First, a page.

Next, while keeping your head up and knees tracking over your toes, slowly squat down by bending the knees and sitting your butt back as if you were sitting in an imaginary chair.

Keep squatting down until your knees are bent at a 90 degrees angle and/or when your thighs are parallel to the ground.

Once you reach the bottom half of the squat, pause for a moment, then press up through the heels and engage your quads on the way up.

That’s one rep.

2. Single Leg Squats

This is a more advanced version of a squat, and it requires an enormous amount of strength, mobility, and flexibility so you’d better be careful with this one.

Pistols are super challenging exercise, so please feel free to opt for the assisted pistol variation by grabbing a TRX strap or holding on to a chair, a pole, or a wall, for balance.

Additional resource – The Myrtl routine

Proper Form

Begin by standing with your feet hip-width apart, then shift your weight to your right leg.

Then, balance on your right leg and fully extend the left leg out in front of you.

Make sure to squat down as deep as you can on the planted leg.

Next, while keeping your back flat and core engaged, bend your right hip and knee at the same time to perform the exercise.

Aim for at least a 50 degrees bend in the right knee, while keeping your hips even and knee tracking over the toes.

Last up, return to standing position by extending your right leg to complete one rep.

Aim for 10 to 12 reps on each leg to complete one set.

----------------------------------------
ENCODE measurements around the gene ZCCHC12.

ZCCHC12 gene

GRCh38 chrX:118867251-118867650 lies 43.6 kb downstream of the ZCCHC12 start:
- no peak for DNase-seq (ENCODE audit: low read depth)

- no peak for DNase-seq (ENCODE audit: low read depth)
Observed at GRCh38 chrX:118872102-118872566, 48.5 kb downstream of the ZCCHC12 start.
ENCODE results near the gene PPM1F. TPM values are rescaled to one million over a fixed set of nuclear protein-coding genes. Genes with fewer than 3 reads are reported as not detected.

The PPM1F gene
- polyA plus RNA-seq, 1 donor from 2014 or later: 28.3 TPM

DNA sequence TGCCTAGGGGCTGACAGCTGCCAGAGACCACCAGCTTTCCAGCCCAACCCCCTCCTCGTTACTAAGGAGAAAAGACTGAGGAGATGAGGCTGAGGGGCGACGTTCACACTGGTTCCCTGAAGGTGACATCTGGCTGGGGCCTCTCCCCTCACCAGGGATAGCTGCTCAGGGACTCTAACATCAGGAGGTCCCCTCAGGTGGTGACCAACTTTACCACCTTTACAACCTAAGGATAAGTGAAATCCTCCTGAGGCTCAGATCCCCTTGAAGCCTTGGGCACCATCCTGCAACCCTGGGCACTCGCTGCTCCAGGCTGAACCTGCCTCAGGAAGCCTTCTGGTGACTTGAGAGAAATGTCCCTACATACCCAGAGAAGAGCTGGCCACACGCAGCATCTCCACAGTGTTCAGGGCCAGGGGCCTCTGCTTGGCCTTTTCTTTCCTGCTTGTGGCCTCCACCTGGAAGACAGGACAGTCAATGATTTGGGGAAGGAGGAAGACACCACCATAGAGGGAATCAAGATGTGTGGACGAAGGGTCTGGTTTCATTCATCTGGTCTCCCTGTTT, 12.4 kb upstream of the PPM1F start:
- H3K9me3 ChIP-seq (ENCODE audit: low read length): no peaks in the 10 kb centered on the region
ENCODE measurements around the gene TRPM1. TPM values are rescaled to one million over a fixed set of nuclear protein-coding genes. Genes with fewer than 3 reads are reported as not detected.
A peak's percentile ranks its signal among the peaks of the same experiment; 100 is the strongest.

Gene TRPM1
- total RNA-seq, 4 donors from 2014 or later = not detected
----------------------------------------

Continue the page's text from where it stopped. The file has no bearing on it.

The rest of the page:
Perform five sets.

3. Leg Extensions Quad Exercise

Perform the easier version without the need for a machine by sitting down on a higher table or chair and clasping a weight between your feet for more resistance.

It’s your choice.

Proper Form

Begin by sitting on the padded seat of the machine (just like shown in the video tutorial) with the pads over the top of the ankles.

Next, hook your feet under the padded bar and while bracing your core and keeping your back head straight.

While holding the handles for stability, straighten your legs by extending them up, squeeze at the top and hold for a second, then slowly bring the weight back down, but do not allow your knees go past a 90-degree angle.

4. Weighted Walking Lunge

In addition to the squat, walking lunges are some of the best runners oriented quad strength exercises.

Plus they’re dynamic and target most of the lower body muscles, especially your rectus femoris muscle.

Proper Form

Begin by standing up straight with dumbbells grasped to each side or with a loaded barbell rested on the upper back.

Next, while keeping the torso upright and core activated, take a large step forward with your right leg, landing on the heel than the forefoot.